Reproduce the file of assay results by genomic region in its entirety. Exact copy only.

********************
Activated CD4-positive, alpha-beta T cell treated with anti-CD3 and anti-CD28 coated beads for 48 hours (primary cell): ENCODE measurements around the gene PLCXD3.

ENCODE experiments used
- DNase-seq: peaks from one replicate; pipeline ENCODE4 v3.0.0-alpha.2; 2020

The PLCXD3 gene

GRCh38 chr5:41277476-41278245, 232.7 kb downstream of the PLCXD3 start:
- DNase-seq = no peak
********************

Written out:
Activated CD4-positive, alpha-beta T cell treated with anti-CD3 and anti-CD28 coated beads for 48 hours (primary cell): ENCODE measurements around the gene PLCXD3.

ENCODE experiments used
- DNase-seq: peaks from one replicate; pipeline ENCODE4 v3.0.0-alpha.2; 2020

The PLCXD3 gene

GRCh38 chr5:41277476-41278245, 232.7 kb downstream of the PLCXD3 start:
- DNase-seq = no peak